In January, the documentary Web Junkie was screened at the Sundance Film Festival, capturing the attention of world media. Directed by Shosh Shlam and Hilla Medalia, the documentary shares with the world a boot camp type of therapy center for Internet addicts in Daxing, Beijing.
The therapy center uses a variety of methods to treat teenagers hopelessly addicted to the Internet, especially online gaming. One of the methods shown is electroshock therapy, which was first used by Yang Yongxin, director for the Center for Cyber Addiction Treatment in Linyi, Shandong province. However, due to the lack of evidence supporting its effectiveness and safety, electroshock therapy was banned by the Ministry of Health in July 2009.
Addressing the problem of "electronic heroin", as the staff at the center refer to it, is largely an uphill battle as more young people take to online gaming and vendors have more money to invest in games. Parents have reasons to worry.
Online gaming vendors in China are not angels, as they sometimes walk a fine line between gaming and the propagation of violence and pornography due to the lack of effective laws and regulations. It is the vendors who should have the "treatment", instead of the youngsters whom they solicit into their gaming worlds. Parents of the "patients" are just desperate for a cure to a problem they do not know much about.
It is worrisome, however, that China is the first country to define Internet addiction as a chronic disease, as such labeling shifts the focus of social intervention onto medical treatments whose effectiveness is still questionable until verified by an independent evaluation agency. Giving addiction to gaming a medical name and treating it relieves parents and educators from guilt and the responsibility they have in helping young people.
Families can play a more effective role than any treatment center. Parents should spend more time with their children, encourage them to make friends and seek out more active things to do in real life. Moreover, parents should not always criticize their children for having fun. All work and no play makes Jack a dull boy, as the saying goes. Parents should work with their children to mix their studies with healthier kinds of play. Children, deprived of the chance to relax, escape to the world of games whenever they have a chance.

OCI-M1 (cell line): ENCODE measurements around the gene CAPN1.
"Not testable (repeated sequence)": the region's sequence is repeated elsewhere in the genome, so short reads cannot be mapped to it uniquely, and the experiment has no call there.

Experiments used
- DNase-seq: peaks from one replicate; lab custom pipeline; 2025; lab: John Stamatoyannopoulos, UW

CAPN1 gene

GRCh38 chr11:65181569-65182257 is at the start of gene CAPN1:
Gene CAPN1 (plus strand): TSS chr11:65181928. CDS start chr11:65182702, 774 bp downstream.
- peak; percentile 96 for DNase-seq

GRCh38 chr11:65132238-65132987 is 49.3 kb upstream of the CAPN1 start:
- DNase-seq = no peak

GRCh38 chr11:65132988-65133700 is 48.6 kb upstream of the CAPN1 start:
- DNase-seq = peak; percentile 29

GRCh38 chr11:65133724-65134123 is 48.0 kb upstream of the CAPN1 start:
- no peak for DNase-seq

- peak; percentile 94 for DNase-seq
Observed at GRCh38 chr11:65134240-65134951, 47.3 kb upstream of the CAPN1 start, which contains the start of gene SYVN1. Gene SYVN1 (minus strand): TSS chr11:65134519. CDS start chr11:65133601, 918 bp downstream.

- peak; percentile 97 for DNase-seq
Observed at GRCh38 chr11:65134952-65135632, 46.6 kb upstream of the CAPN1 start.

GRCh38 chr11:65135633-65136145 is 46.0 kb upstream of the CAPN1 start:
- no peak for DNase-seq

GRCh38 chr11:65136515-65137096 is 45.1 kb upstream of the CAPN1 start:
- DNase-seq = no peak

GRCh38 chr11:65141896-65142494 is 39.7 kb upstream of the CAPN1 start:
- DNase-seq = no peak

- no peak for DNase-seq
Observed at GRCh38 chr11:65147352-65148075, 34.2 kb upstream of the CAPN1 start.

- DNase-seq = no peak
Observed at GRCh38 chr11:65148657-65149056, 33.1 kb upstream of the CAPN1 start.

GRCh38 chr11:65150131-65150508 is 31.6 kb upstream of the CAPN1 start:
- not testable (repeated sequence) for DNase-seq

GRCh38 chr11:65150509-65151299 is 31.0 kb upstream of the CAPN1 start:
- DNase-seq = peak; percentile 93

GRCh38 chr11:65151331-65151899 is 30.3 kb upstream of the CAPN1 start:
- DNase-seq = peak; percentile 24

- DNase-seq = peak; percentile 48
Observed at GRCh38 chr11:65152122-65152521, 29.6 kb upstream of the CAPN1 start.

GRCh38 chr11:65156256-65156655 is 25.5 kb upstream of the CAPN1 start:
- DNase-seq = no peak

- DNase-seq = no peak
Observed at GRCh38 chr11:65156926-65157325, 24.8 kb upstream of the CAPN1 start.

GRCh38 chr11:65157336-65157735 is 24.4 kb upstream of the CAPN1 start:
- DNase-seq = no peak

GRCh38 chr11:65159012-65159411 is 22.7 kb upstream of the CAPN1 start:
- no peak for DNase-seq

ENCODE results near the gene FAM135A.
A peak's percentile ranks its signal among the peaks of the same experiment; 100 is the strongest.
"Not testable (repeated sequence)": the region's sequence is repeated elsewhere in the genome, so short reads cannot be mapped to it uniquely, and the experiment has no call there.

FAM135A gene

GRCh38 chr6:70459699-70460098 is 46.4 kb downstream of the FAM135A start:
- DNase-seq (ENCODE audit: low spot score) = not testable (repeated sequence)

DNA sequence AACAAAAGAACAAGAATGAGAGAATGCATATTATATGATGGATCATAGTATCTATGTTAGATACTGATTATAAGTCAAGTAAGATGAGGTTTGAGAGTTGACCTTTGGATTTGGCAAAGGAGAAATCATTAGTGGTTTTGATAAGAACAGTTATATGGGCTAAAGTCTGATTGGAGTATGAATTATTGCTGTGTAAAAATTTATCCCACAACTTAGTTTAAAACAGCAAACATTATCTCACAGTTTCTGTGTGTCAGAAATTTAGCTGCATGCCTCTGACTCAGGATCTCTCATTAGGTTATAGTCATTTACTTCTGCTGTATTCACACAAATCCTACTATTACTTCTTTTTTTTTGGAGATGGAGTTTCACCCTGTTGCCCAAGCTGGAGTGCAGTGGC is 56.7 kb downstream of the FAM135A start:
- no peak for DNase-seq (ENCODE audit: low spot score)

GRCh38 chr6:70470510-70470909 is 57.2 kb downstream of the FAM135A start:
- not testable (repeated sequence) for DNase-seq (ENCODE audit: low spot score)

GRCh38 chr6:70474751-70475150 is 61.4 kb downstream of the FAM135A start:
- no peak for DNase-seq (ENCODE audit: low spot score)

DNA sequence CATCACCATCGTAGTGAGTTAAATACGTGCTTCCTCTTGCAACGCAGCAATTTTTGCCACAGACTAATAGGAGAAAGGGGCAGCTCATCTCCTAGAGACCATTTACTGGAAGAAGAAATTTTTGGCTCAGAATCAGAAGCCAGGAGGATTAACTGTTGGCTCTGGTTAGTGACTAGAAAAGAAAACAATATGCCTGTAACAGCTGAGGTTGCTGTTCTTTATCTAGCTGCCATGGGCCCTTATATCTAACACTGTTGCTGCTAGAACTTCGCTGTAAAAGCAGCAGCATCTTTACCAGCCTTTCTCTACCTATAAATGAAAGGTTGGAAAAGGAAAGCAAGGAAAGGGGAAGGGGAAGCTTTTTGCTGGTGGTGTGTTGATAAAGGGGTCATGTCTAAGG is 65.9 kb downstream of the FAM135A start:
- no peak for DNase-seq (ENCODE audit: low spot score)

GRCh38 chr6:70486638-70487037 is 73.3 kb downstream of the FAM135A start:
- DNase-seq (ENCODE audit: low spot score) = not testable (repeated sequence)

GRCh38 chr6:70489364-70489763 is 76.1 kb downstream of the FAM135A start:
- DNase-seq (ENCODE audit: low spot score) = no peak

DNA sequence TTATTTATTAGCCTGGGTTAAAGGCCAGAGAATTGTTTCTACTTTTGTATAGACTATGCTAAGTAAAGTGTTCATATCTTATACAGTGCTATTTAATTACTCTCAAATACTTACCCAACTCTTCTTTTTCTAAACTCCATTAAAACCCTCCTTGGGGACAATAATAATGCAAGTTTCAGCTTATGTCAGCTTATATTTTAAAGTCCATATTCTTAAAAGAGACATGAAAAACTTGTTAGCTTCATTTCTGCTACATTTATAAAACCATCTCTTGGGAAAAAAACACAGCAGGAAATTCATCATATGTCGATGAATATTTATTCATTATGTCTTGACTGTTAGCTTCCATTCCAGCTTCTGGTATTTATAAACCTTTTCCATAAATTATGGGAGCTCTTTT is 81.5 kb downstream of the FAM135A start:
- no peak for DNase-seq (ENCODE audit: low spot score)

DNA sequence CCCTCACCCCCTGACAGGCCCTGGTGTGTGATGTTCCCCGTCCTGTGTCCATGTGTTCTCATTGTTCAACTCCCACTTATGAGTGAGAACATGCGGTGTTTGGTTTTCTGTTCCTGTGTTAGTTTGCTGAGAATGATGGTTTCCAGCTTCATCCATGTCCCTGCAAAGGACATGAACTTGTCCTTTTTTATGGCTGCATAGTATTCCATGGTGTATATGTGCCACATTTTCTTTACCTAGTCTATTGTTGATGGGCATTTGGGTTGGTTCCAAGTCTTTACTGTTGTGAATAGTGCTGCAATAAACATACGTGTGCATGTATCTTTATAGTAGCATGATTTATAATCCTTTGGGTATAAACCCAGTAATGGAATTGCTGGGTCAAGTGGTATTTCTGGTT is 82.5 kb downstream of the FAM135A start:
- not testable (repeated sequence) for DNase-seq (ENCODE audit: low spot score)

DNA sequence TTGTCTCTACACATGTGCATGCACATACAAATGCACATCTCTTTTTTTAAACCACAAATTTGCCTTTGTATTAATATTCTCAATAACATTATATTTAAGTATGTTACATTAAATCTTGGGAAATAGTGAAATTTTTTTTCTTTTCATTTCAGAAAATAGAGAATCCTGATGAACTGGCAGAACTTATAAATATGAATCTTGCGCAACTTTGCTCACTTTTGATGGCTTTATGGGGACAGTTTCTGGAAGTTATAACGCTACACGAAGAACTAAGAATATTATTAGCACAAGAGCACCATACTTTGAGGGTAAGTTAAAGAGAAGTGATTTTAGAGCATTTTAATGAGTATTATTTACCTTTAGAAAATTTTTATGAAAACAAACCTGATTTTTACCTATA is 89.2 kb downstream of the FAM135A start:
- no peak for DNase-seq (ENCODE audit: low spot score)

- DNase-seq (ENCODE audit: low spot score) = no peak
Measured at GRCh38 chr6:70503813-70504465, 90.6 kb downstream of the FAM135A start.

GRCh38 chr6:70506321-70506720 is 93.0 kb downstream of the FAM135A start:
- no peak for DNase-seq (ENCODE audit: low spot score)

American game designer and advocate Jane McGonigal wrote Reality is Broken, which summarized the reasons games make people happy. Games fill many gaps in reality. For instance, we can safely fail in a game, whereas reality sometimes overtly punishes the making of mistakes, even though making mistakes is part of any learning process. When children in real life feel lonely, helpless and unimportant, games connect them to a larger meaning. Games also connect them to others when in reality they barely talk to anyone.
When the Chinese Internet addiction treatment was reported in the US, I asked McGonigal what she thought of it. She said that by resorting to such treatment people "ignore the actual problems in these individuals' lives". So instead of clueless adults trying to fix children with a "gaming problem", why not take inspiration from game design to fix reality instead?
Though not an online gamer (except for Angry Birds while I am waiting for something) I have learnt quite a bit about education from the ways games engage kids. For instance, instructors often complain that students do not take their feedback seriously and make improvements in their learning. What if we learn from the ways games provide immediate, constant and multi-dimensional feedback to keep gamers engaged for extended periods of time?
Similarly, many online collaborations in online teaching fail, while such collaborations are wildly successful for multi-user games. Educators have much to learn from the design of games.
In the US, people are more relaxed about online gaming. Educational uses of games and the gamification of education remain popular trends in education. There are now courses teaching people how to use games or principles distilled from gaming to solve actual social problems. This is not such a far-fetched idea as, broadly defined, most social activities are actually "games", with their own roles, rules, penalties for violations, and rewards for improvement.
Games can also be designed to bring various stakeholders into "play" in organizing activities or programs for the larger good. Crowd sourcing in gaming has huge potential for social entrepreneurship, which is still in its infancy in China.
While much ought to be done to tame the beast of online gaming, China should also ask not what can we do to get children off games, but what have we done to get them off reality. Online gaming has the potential to go offline, or at least to teach us a thing or two about making the real world a better place, before we have more epic failures.
The author is a US-based instructional designer, literary translator and columnist writing on cross-cultural issues.
(China Daily 02/22/2014 page5)